Between the machines we’ve used for our sewing classes over the years (which have been MANY) and all the different machine models people have brought to class and private lessons, I’m guessing it’s close to 100 different kinds of sewing machines.
I’ve never really been to picky about what machines we will teach our students are allowed to sew on in our classes. If you’ve got an old vintage singer from your grandmother, you’re welcome to bring it and use it in class, as long as it works properly! You’re even welcome to bring it to our sewing machines basics class and we’ll teach you how to thread it and use it!
And back in our first sewing classes, we literally had a mish-mash of old and new sewing machines that we taught our sewing classes on. We started our business on a shoestring, so whatever machines we could get our hands on, as long as they were operating, we’d use them in our sewing classes. We didn’t have the money to purchase all of one kind of sewing machines until a few years later!
But after we did start teaching classes on all of one kind of sewing machine, we realized pretty quickly how much easier it is to teach when every one has the same sewing machine! We also learned about a few features of the sewing machine we can no longer live without when teaching sewing classes. And they’re somewhat surprising things we didn’t give much thought to before.
Here they are:
1. Needle up button
It’s funny because I’ve always worked on old sewing machines with no fancy features. When I’m at sewing trade shows, in a sewing machine shop or when my students bring in the fancier models that have all kinds of automatic features, I really don’t get that excited! It all just seems to me like a bunch of extra stuff you don’t really need. Kind of like extra sewing gadgets and tools. They just take up extra space and you almost always can make-do without them.
But when I learned how great it was to have that “Needle-up Button” on the sewing machine, my life was changed forever.
Here’s the reason. On a regular, non-fancy sewing machine, the flywheel makes the needle go up and down. If you teach your students to turn it towards you, you’re good to go. But for whatever that isn’t always natural for a new sewing student! Often new sewing students:
- Turn the fly wheel away from you (the wrong way), which most sewing machines hate!
- Or they turn the flywheel part of the way (up or down) leaving the needle somewhere between up and down. When you then try to pull your project away to cut the threads, there are three or four threads there (?) or it feels hard to pull away because it’s tangled inside the sewing machine.
If you teach you students to utilize the needle up/down button, these problems are eliminated and you may even hear a choir of angels singing in then background of your sewing class.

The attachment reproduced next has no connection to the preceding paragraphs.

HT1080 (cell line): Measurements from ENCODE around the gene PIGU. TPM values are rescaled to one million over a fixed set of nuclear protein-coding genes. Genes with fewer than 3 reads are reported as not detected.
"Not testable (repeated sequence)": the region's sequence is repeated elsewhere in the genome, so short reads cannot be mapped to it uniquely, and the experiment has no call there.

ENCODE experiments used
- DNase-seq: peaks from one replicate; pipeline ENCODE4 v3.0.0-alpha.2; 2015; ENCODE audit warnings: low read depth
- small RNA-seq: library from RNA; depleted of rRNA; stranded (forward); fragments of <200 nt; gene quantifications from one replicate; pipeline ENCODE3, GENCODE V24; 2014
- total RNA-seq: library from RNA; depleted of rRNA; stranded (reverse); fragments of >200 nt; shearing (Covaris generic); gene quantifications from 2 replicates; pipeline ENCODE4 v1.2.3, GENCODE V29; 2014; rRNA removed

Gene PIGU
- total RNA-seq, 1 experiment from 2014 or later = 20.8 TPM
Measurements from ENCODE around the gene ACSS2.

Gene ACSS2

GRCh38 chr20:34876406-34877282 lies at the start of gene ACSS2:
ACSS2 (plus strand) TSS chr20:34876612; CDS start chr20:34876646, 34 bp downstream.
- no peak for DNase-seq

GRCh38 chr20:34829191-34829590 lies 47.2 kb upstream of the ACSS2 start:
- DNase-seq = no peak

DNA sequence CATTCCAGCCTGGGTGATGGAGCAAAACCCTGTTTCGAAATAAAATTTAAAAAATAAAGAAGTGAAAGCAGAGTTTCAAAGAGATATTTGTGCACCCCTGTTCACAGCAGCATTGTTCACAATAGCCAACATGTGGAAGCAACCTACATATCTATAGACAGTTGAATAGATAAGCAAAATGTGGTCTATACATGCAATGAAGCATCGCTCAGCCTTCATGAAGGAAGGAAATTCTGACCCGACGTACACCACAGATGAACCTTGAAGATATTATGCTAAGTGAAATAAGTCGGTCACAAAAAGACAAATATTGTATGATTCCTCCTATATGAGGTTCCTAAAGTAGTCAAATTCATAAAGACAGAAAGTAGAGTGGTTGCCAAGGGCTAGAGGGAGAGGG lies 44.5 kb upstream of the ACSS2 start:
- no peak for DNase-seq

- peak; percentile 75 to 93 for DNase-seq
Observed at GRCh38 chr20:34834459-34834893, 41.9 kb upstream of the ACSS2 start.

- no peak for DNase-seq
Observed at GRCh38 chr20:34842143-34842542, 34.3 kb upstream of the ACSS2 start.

2. Automatic Speed control
This is also another one of these features where you don’t realize how essential it is until you use it!
OMG – I can no longer teach kids how to sew without the feauture. And believe me, I just tried last week! We do a lot of off-site classes and I tend to try to leave machines at the schools we teach at. I was low on machines when it came for this class to start. I brought a couple of machines I had in the studio from before we started using the SB700t for most of our classes. I had an older model brother & my trusty tank of a Bernina from the 80’s. Of course this class was super young and most had not sewn before. We got through the first 1 hour of class, but I’ll be purchasing a couple of machines with the speed control before I teach there again this week.
Not having the ability to start them off really slow is completely nerve wracking as a teacher. They don’t have the necessary foot control to make the speed slow and steady. And while I have done it before (hundreds of times) knowing what I now know, it’s just easier to pick up a few more machines to not have the stress of teaching on a machine that vrooms out of control the minute the kids foot hits the pedal.
3. That the machine doesn’t sew when the presser foot is up.
Pretty self explanatory, but another one that doesn’t become crystal clear until you get used to sewing on a machine that wont go unless the presser foot is up.
Hindsight is 20/20 they say, but wow! Try going back to teaching on a machine that will happily work even when the presser foot is up?! Ugh, the worst! All the threads getting tangled & the chance for little fingers to slide under the raised presser foot are far to great! It’s enough to make you go out and purchase a couple more machines with this feature before teaching again with the ones that don’t have it.
On that note, I’m going to close this blog post and immediately head to my local brother dealership, Rocks Paper Scissors in Monthclair NJ ! I need two machines for the little fingered class I’ll be teaching at 3pm. Have a great weekend, y’all!